Bonded Silver Amalgam Restorations Michael Balanko, D.M.D."

Although silver amalgam is a strong, stable, technique-insensitive material, its use requires the removal of more intact tooth structure than adhesive materials in order to provide long-term retention. Thus remaining tooth structure is weakened rather than strengthened. Bonded silver amalgam restorations, on the other hand, have excellent retention, don't require pins. strengthen remaining tooth structure, eliminate the likelihood of cuspal fracture, and eliminate postoperative sensitivity.


ilver amalgam has been used successfully in dentistry for over a century (Fig. 1).The reasons for the demonstrated success of silver amalgam are many. It is a high strength, dimensionally stable material with excellent physical properties and is totally insoluble in mouth fluids. Further, silver amalgam is a highly "techniques-insensitive"material. That is,it will forgivemany more "manipulative abuses" than other restorative materials including composite resin. In addition, silver amalgam is relatively simple to use. and it is the only "self sealing" restorative material available. One of the major limitations of silver amalgam as a restorative material is that since it is not a bondable material it requires the removal of considerably more intact tooth structure than adhesive materials in order to provide long-termretention. Accordingly.silver amalgam weakens remaining tooth structure rather than strengthening it. This is the main reason that cuspal fracture is fairly common with long-standing silver amalgam restorations. The recent introduction of resin adhesive bonding materials such asAmalgam Bond (Parkell,Farmingdale. NY), AUBond (Liner F)(BiscoInc., Itasca, IL). and Geristore (Den Mat, Santa Maria, CA) for silver amalgam has been greeted with a high degree of enthusiasm by the profession since they allow the opportunity of effecting both amalgam to amalgam repairs and bonded amalgam restorations. Amalgam Bond consists of a 10 percent citric acid/3 percent ferric chloride as a dentin conditioner.aqueous hema (hydroxyethylmethacrylate) as a wetting agent, and 4-META. hema, and methyl methacrylate as the bonding agent.' Allbond Liner F makes use of either 10 percent phosphoric acid or succinic anhydride and hema as dentin conditioning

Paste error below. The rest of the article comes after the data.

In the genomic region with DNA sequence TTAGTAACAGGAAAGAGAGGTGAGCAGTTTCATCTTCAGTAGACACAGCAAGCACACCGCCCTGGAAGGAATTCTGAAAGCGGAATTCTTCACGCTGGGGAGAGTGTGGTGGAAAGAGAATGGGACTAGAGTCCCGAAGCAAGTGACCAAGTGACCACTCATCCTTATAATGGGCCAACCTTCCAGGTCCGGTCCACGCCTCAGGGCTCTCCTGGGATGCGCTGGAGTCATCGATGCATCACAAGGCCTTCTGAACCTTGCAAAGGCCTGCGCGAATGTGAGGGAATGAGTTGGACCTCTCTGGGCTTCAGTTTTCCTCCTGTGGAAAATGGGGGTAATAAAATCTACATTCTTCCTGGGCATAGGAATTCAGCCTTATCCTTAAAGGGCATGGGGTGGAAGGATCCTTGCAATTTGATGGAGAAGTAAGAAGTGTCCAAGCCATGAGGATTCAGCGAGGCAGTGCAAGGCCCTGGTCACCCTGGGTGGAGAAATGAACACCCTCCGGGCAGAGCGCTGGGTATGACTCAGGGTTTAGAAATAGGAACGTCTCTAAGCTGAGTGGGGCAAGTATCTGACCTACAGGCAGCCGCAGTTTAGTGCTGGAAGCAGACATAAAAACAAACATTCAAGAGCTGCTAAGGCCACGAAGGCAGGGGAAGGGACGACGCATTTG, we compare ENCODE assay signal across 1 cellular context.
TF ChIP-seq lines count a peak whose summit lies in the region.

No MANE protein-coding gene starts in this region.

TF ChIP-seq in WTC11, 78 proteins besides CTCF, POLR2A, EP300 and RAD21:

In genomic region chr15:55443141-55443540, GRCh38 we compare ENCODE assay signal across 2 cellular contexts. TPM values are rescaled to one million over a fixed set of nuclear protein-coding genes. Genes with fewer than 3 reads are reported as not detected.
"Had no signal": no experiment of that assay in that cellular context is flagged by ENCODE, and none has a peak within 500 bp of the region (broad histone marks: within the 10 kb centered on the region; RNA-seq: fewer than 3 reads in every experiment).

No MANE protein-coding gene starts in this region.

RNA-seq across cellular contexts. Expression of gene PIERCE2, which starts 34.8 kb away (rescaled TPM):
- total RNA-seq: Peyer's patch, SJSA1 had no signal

Figure 1. A 10-year silver amalgam restoration.

agents, NTG-GMA in acetone as a primer, and a proprietary base/catalyst fluoride containing bonding resin. Although a great deal of research has not yet been reported on these systems, DeSchepper et al (1991) have reported mean tensile bond strengths of amalgam to dentin using Allbond range from 10to 11megapascals and comparably very low to nonexistent bond values with the Amalgam Bond system. Roeder et al (1991) reported amalgam to amalgam bond strengths of 3.4to 8.8 megapascals with Allbond and little if any bond strength with Amalgam Bond.2Nonetheless, in a study carried out at the University of Manitoba involving 40 premolar and molar teeth with fractured buccal or lingual cusps in association with preexistent silver amalgam restorations repaired with new amalgam using Amalgam Bond adhesive, no failures were observed over a 1-year recall period. Any one of the three aforementioned materials may be used successfully for amalgam to amalgambonded repairs with a high degree of clinical reliability, and also bonded amalgam restorations may also be fabricated.

*Assistant hfessor. Faculty of Dentistry. University of Manitoba, Winnipeg. Manitoba Address =print requests to Michael Balanko. D.M.D.. Faculty of Denustry. University of Manitoba. Winnipeg.Manitoba M E OW3. 0 1992 Decker Periodicals Inc.